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Philippine Business Bank v.

Chua 264
GR No. 178899, 15 Nov 2010, Brion, J.
Digested by JERIC ABESAMIS Law 125 Civil Procedure

Petitioners: Philippine Business Bank


Respondents: Chua
Nature of the case: Petition for Review on Certiorari (Rule 45)

DOCTRINE(s):

1) A summary judgment, or accelerated judgment, is a procedural technique to promptly


dispose of cases where the facts appear undisputed and certain from the pleadings,
depositions, admissions or affidavits on record, or for weeding out sham claims or defenses
at an early stage of the litigation to avoid the expense and loss of time involved in a trial.

2) The appeal from the partial summary judgment shall be taken together with the judgment
that may be rendered in the entire case after a trial is conducted on the material facts on
which a substantial controversy exists.

In a cross-claim by PBB against its co-defendant Chua, RTC rendered a partial summary judgment
in favor of PBB and found Chua liable for the PNs. Chua failed to timely file a certiorari so RTC
found the order to be final and executory. CA reversed RTC because a partial summary judgment is
only an interlocutory order and cannot attain finality. SC agreed with CA and held that the appeal
for a partial summary judgment must be taken together with a judgment in the entire case.

FACTS
Tomas Tan, a stockholder and director of CST Enterprises (CST), turned over to Felipe
Chua, a director and President of CST, original copies of TCTs of properties owned by CST.
Tan discovered that a certain Atty. Soriano issued a secretarys certificate which stated that
John Dennis Chua was authorized during a CST board meeting to open a bank account and
obtain credit facilities under the name of CST with PBB. The certificate also authorized John
Chua to use CSTs properties as security for these loans. Felipe Chua signed as a co-maker.
Tan sued PBB, Chua and Chua to annul the mortgage and loans.
In its answer, PBB filed a cross-claim against Felipe Chua, demanding payment of the PNS
he signed as co-maker with John Chua.
Felipe Chua answered the cross claim admitting that he signed the PNs as co-maker.
PBB later filed Motion for Partial Summary Judgment claiming that since Chua already
admitted execution of the PNs, there was no genuine issue on any material fact on the issue
of his liability to PBB.
RTC issued a partial summary judgment finding Chua liable as signatory to the PNs and
ordered him to pay P 75M.
RTC denied Chuas Notice of Appeal because he could not do so under Rule 41and he
should have filed a Rule 65 certiorari. However, the period for filing a certiorari already
lapsed so the partial summary judgment has become final and executory.
CA ruled that RTC erred in holding that the partial judgment became final and executory
when Chua failed to timely avail of certiorari. It ruled that the partial summary judgment is
an interlocutory, not final, order.

ISSUES & HOLDING


WON the partial summary judgment is a final order. NO. A partial summary judgment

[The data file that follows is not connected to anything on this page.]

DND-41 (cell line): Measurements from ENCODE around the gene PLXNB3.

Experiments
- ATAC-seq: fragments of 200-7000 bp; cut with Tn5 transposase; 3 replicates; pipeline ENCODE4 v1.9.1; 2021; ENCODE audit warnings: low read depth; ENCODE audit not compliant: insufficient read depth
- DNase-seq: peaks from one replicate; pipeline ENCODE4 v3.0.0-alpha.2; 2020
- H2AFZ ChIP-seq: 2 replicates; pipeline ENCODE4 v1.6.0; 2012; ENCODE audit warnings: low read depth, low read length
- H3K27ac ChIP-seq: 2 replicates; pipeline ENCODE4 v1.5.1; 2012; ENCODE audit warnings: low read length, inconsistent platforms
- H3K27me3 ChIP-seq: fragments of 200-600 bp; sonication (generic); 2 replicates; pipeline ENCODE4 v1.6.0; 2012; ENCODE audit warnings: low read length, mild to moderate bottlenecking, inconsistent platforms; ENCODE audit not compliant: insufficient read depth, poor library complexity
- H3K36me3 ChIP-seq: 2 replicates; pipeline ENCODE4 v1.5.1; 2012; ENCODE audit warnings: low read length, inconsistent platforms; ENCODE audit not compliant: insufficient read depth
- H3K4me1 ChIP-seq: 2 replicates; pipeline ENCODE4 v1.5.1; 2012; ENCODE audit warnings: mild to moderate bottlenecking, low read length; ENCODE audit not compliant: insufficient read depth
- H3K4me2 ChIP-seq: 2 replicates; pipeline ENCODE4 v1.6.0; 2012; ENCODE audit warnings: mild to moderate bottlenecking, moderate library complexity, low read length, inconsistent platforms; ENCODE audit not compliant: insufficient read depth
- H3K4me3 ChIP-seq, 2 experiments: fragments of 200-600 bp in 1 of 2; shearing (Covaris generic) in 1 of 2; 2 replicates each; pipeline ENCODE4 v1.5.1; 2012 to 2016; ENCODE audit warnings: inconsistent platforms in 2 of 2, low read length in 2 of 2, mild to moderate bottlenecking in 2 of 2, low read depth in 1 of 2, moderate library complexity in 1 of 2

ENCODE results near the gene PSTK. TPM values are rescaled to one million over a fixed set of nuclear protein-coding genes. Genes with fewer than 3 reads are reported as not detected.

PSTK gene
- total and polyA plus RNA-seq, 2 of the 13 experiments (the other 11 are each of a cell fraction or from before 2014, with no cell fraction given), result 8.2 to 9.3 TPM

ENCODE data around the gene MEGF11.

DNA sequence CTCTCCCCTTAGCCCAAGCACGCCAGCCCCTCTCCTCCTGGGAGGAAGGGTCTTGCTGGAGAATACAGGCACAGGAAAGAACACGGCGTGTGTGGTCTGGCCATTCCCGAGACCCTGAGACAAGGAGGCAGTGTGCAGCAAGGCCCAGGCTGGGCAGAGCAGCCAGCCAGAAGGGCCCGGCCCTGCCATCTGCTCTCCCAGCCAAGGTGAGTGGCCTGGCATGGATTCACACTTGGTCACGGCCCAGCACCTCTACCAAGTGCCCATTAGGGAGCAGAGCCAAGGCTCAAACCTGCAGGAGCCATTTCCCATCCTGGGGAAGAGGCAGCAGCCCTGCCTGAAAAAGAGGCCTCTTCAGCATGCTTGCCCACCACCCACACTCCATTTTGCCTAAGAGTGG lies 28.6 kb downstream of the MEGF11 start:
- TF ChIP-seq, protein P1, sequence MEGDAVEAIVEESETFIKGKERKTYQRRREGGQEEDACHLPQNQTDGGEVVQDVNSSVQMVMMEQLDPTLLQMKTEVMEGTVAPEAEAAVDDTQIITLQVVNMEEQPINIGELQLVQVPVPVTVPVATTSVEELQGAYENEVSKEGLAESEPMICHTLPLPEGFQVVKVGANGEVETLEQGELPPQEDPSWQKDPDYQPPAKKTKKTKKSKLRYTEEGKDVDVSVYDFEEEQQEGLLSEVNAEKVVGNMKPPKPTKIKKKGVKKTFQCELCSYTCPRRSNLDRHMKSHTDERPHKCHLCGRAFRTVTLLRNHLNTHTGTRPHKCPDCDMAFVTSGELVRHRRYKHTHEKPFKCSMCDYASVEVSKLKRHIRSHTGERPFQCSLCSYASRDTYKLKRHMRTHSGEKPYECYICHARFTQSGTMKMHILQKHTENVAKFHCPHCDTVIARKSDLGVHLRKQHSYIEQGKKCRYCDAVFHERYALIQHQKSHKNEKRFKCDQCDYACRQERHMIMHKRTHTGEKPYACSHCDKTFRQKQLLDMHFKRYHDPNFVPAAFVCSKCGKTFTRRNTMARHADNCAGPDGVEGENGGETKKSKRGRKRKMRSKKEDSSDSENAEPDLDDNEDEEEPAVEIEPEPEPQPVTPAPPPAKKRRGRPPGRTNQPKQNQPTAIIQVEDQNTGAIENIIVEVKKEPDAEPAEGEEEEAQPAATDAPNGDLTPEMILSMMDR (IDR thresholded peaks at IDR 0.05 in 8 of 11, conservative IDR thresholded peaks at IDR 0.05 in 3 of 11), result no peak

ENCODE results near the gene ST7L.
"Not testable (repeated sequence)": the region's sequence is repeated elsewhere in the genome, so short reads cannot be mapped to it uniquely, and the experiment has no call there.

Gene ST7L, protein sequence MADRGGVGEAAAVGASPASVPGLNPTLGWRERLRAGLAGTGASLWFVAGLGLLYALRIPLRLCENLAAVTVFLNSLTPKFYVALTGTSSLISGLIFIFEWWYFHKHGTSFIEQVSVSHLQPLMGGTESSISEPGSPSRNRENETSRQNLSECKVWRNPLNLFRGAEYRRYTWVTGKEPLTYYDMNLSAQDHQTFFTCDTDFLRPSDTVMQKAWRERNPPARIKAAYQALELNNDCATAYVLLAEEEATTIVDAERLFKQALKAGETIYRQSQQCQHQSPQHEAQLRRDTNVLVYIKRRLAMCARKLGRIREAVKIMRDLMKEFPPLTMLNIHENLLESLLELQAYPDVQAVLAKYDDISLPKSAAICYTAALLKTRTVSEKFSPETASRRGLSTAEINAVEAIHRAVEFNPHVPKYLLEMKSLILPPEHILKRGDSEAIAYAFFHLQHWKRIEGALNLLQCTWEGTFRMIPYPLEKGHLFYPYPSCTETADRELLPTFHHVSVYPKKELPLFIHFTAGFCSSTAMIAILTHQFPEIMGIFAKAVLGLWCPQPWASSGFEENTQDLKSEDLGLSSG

is not a final or appealable judgment. It is merely a pre-trial adjudication that said
issues in the case shall be deemed established for the trial of the case.

RATIO
A summary judgment, or accelerated judgment, is a procedural technique to promptly
dispose of cases where the facts appear undisputed and certain from the pleadings,
depositions, admissions or affidavits on record, or for weeding out sham claims or defenses
at an early stage of the litigation to avoid the expense and loss of time involved in a trial.
When the pleadings on file show that there are no genuine issues of fact to be tried, the Rules
allow a party to obtain immediate relief by way of summary judgment, that is, when the facts
are not in dispute, the court is allowed to decide the case summarily by applying the law to
the material facts.
Partial summary judgment (Rule 35, Sec. 4)
o Judgment is not rendered upon the whole case or for all the reliefs sought and a trial
is necessary.
o Court shall make an order specifying the facts that appear without substantial
controversy.
o The facts so specified shall be deemed established, and the trial shall be conducted on
the controverted facts accordingly.
Unlike a final judgment or order, which is appealable, an interlocutory order (such as partial
summary judgment) may not be questioned on appeal except only as part of an appeal that
may eventually be taken from the final judgment rendered in the case.
Guevara v. CA: The appeal from the partial summary judgment shall be taken together with
the judgment that may be rendered in the entire case after a trial is conducted on the material
facts on which a substantial controversy exists.
o PBB argued: Guevara not applicable because the partial summary judgment in this
case is a full adjudication because the award is for the whole claim.
o COURT: Disagrees. The partial summary judgment in this case only resolved the
cross claim made by PBB against Chua. The main issues in Tans complaint are still
unresolved.

DISPOSITIVE
Petition DENIED. CA affirmed.